According to a natural disaster review for first half of 2022 released by global reinsure Munich Re, the period January-June 2022 saw lower natural disaster losses than in the comparative period of 2021. "Floods, earthquakes, and storms caused overall losses of some USD 65 billion compared with USD 105 billion in the loss-heavy previous year. At around USD 34 billion, insured losses were roughly in line with previous years".
At the same time, number of fatalities from natural disasters increased to 4,300 from 2,300 in H1 2021.
Per Regions, in total, the Asia-Pacific region accounted for USD 22 billion of overall natural disaster losses in the first half of the year - higher than usual. Insured losses came to USD 8 billion.
With a figure around USD 28 billion, the US accounted for almost half of overall losses in the first six months of 2022 and nearly two-thirds of insured losses, with a figure of USD 19 billion.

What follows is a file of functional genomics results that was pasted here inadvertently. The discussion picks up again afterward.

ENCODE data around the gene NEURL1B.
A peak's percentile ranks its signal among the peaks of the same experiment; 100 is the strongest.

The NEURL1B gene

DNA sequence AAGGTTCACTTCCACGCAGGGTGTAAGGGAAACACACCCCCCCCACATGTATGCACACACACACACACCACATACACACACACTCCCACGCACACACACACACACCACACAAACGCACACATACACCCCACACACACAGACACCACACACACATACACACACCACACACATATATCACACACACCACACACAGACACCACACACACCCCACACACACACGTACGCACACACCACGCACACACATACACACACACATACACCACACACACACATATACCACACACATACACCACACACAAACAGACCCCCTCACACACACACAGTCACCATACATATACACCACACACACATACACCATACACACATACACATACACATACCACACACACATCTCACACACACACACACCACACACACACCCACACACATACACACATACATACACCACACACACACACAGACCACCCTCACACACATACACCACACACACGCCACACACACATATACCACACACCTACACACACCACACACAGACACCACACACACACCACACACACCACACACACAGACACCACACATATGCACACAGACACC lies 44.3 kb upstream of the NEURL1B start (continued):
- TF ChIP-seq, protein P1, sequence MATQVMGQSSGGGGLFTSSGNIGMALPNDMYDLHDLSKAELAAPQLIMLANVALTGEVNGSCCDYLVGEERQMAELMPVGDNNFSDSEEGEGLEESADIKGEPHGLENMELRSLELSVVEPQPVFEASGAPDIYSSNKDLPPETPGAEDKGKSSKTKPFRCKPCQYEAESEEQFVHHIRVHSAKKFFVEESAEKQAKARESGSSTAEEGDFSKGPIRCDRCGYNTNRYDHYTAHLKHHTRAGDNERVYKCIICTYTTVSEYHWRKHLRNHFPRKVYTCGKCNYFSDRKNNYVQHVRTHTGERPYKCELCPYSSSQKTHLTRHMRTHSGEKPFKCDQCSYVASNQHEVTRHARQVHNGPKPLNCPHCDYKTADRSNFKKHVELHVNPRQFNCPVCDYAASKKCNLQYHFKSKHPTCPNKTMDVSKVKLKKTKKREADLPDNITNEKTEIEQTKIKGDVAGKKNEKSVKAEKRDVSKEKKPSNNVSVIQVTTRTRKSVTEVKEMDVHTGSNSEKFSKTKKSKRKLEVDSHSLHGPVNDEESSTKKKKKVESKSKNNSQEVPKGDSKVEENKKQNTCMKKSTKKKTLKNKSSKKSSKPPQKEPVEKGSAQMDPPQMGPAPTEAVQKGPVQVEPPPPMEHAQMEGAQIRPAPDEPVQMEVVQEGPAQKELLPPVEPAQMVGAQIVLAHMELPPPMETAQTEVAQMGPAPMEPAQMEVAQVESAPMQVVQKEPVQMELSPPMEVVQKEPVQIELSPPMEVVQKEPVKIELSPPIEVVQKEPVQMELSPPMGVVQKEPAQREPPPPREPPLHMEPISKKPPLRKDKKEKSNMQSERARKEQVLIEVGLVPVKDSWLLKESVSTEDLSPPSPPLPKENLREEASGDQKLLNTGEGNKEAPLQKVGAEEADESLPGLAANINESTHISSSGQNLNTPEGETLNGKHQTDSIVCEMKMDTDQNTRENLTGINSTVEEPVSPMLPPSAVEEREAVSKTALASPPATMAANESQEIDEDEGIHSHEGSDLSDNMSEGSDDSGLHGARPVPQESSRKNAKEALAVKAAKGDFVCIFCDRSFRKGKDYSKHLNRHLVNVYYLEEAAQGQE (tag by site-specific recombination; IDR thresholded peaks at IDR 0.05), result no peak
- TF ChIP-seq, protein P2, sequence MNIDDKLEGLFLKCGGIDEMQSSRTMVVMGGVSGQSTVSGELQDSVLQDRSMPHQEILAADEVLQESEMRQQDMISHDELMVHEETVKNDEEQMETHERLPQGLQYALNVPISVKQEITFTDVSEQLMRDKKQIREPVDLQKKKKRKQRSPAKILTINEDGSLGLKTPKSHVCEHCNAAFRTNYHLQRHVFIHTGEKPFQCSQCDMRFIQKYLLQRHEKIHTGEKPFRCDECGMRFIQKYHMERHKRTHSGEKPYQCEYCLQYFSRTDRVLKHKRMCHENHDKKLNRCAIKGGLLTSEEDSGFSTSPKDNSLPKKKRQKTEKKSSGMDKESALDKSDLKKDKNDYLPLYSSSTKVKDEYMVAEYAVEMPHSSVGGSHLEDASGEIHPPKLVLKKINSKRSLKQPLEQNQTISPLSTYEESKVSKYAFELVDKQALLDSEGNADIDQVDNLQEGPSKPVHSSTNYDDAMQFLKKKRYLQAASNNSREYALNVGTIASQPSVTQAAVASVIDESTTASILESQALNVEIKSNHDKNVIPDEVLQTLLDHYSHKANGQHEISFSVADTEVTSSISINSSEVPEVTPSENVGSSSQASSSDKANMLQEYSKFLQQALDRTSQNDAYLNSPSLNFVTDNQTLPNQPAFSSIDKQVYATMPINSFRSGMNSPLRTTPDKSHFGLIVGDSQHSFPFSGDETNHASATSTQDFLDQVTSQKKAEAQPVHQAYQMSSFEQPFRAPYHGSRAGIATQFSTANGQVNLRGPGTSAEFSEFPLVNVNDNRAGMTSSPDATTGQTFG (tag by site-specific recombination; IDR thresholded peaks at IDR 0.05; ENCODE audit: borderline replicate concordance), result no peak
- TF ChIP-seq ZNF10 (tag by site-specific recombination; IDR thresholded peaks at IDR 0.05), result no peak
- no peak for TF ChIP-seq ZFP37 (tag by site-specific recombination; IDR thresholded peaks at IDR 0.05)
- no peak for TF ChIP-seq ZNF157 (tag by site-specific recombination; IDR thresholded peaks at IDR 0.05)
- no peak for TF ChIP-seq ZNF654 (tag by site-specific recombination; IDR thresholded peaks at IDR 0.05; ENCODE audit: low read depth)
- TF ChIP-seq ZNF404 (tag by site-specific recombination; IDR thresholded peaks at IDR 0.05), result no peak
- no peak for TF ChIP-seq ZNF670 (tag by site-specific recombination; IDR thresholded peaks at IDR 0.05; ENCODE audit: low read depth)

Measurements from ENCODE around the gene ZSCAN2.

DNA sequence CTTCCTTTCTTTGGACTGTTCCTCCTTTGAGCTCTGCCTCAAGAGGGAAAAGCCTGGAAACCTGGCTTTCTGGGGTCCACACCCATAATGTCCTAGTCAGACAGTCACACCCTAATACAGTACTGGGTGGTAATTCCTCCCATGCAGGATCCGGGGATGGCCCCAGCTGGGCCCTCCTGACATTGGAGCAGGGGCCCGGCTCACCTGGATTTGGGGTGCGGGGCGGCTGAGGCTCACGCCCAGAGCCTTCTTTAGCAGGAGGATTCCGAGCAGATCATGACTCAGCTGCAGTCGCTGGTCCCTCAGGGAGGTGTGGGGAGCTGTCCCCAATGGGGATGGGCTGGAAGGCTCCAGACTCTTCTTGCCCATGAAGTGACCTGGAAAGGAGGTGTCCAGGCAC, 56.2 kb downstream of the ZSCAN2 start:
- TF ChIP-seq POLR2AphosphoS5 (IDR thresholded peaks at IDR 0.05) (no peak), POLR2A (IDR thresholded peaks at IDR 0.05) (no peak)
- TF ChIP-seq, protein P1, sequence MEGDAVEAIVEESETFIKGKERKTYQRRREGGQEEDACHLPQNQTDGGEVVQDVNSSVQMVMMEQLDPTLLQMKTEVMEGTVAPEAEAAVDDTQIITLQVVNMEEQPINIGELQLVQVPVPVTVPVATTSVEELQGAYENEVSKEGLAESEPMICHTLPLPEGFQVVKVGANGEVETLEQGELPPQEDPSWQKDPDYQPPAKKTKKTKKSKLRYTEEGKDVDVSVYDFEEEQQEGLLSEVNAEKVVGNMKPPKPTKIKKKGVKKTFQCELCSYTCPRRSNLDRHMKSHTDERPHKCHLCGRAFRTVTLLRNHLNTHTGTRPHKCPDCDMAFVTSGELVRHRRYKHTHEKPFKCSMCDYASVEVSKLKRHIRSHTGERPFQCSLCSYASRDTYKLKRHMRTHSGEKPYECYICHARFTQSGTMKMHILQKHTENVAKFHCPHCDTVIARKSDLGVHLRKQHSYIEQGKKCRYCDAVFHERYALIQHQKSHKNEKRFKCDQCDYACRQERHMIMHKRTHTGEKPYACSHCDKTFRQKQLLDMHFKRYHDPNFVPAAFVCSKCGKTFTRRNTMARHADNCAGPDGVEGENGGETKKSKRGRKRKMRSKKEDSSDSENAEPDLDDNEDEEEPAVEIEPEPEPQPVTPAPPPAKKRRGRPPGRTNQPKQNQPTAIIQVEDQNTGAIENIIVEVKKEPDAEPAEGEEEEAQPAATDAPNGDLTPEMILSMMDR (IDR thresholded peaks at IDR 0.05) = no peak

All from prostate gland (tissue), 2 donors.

Europe generates USD 11 billion of overall natural disaster losses (with insured losses worth USD 7billion) while in case of Africa the figures were as follows: USD 2 billion - natural disasters, less than <1 billion being insured losses.
"The natural disaster picture for the first half of 2022 is dominated by weather-related catastrophes. Extreme tornadoes in the US caused billions in damage, parts of eastern coastal Australia were submerged by floods, and southern Europe struggled with extreme heat, wildfires and drought. The recently published IPCC report warned of the need for insurers to adapt their loss models to adequately assess the changing risk. Loss prevention is a fundamental component in mitigating the economic effects of climate change. It is therefore extremely worrying that insurance penetration in developing and emerging nations is stagnating at well below 10%, and that even in industrial countries there is much room for improvement", said Torsten Jeworrek, Member of the Board of Management, Munich Re.